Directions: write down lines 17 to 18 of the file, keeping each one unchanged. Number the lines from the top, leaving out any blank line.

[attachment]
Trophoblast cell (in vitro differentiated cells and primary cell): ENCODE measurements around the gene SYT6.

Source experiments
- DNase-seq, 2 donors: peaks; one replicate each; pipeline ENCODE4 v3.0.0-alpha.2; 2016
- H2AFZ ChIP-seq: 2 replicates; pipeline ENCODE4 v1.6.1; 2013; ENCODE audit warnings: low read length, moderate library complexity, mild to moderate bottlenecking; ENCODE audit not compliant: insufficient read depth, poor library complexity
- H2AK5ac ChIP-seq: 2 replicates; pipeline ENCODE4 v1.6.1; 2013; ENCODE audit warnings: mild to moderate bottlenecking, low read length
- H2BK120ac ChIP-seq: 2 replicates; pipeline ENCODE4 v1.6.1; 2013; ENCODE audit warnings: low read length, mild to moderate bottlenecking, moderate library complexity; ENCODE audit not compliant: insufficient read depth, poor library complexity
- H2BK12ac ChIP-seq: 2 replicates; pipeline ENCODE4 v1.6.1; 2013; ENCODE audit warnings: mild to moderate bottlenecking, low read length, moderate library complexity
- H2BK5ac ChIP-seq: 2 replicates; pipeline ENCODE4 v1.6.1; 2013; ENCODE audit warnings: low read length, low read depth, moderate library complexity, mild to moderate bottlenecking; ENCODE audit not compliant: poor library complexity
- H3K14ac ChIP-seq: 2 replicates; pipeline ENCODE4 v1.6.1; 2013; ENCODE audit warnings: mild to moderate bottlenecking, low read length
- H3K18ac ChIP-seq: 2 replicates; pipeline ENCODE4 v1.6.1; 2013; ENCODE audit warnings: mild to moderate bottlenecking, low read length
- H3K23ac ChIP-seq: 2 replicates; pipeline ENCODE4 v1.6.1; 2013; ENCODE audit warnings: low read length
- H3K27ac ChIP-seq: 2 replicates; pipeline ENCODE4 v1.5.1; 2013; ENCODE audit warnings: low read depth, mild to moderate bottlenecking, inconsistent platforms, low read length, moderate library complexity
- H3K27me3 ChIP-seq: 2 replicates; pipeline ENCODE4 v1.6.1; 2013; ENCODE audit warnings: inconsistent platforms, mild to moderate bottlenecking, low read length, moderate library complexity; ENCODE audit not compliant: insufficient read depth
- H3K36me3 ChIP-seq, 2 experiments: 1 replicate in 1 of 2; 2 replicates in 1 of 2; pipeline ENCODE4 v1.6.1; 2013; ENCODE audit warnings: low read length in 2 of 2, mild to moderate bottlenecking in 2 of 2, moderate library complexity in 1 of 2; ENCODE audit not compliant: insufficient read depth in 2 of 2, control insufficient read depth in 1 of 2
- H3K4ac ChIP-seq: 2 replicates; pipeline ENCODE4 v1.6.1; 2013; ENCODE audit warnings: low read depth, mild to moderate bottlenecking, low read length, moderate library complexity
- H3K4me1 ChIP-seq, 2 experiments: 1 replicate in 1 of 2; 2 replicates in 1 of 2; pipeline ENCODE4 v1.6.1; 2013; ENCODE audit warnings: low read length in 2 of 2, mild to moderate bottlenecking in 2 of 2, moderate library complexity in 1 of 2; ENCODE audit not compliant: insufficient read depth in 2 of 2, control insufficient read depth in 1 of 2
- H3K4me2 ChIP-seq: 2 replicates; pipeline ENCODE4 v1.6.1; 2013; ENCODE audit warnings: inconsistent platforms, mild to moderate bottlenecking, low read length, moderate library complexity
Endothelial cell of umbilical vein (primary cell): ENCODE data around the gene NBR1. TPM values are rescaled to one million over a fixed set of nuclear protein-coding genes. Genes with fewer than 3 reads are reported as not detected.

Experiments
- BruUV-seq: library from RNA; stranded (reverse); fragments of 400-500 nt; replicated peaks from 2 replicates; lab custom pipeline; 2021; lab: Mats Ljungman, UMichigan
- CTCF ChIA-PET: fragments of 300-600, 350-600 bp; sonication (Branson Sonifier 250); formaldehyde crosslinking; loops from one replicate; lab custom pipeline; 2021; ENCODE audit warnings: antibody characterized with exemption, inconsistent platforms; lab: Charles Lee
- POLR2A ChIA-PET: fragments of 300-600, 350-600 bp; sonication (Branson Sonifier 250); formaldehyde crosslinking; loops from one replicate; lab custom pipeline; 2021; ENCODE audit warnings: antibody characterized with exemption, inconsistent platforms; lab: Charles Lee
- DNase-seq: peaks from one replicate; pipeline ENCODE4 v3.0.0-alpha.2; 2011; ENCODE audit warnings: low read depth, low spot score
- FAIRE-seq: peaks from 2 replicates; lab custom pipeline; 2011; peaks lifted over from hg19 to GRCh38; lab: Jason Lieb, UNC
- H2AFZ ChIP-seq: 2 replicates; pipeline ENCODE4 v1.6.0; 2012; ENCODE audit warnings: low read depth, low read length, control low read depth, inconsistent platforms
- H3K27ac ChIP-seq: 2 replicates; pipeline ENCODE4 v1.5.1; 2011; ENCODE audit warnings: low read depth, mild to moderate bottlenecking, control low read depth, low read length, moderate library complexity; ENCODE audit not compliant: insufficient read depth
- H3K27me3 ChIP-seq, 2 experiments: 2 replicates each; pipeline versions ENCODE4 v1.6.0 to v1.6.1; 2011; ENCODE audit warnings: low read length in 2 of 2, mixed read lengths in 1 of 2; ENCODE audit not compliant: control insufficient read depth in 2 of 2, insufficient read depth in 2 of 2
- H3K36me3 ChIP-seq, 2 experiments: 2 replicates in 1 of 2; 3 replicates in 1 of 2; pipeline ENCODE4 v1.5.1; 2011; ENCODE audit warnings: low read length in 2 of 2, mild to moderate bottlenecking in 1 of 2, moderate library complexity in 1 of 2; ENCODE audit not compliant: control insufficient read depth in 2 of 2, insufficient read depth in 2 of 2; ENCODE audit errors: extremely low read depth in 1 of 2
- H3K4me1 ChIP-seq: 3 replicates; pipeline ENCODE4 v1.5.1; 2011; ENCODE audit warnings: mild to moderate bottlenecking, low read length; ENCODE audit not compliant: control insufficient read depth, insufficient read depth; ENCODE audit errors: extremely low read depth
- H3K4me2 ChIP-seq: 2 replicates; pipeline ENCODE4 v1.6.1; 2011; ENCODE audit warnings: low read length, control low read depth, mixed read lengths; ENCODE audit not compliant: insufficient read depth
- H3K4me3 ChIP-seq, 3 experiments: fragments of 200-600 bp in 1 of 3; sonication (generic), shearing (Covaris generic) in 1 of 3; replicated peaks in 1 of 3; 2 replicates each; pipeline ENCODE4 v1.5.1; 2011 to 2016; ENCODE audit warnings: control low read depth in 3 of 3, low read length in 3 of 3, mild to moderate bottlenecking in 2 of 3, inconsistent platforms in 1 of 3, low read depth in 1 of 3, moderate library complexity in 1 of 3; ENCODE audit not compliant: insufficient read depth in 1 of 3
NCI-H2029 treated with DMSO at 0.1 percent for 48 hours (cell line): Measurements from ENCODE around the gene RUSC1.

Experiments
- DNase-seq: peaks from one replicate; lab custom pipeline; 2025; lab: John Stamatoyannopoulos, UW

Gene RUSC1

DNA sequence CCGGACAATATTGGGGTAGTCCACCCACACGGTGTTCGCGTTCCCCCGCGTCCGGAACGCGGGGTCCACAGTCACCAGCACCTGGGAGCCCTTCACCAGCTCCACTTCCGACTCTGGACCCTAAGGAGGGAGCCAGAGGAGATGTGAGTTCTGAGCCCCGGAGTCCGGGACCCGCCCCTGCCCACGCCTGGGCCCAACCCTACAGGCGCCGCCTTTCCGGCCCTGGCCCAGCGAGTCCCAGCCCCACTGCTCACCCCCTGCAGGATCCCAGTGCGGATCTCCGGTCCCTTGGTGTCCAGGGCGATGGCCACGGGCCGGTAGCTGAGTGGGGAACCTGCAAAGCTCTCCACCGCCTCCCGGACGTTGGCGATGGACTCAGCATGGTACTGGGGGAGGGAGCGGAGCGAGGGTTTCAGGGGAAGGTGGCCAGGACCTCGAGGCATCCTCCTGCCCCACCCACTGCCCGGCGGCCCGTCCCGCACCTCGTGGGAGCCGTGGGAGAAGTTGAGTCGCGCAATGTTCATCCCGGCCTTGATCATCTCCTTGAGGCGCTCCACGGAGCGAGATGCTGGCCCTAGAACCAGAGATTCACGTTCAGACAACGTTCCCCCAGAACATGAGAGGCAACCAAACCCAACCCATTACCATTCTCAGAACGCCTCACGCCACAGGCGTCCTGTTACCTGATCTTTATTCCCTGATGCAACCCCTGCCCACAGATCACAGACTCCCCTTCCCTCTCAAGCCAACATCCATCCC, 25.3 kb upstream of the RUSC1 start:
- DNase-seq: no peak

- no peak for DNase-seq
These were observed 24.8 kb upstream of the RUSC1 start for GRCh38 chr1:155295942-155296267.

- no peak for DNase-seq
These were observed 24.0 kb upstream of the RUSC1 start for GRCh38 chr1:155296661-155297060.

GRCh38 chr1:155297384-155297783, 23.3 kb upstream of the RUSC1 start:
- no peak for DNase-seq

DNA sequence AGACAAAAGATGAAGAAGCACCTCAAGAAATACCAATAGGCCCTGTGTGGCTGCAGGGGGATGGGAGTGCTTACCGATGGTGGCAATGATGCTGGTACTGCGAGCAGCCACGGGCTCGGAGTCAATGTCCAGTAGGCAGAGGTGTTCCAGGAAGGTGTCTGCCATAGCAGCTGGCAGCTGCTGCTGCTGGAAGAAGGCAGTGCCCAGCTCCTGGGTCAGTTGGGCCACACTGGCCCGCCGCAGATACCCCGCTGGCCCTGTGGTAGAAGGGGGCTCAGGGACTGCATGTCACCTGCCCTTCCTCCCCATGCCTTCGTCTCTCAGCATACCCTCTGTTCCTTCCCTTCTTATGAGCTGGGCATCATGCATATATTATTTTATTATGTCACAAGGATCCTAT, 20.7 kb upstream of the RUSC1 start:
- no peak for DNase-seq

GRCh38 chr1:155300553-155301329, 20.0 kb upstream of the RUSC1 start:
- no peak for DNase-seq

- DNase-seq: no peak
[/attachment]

- H3K4me2 ChIP-seq: 2 replicates; pipeline ENCODE4 v1.6.1; 2013; ENCODE audit warnings: inconsistent platforms, mild to moderate bottlenecking, low read length, moderate library complexity
Endothelial cell of umbilical vein (primary cell): ENCODE data around the gene NBR1. TPM values are rescaled to one million over a fixed set of nuclear protein-coding genes. Genes with fewer than 3 reads are reported as not detected.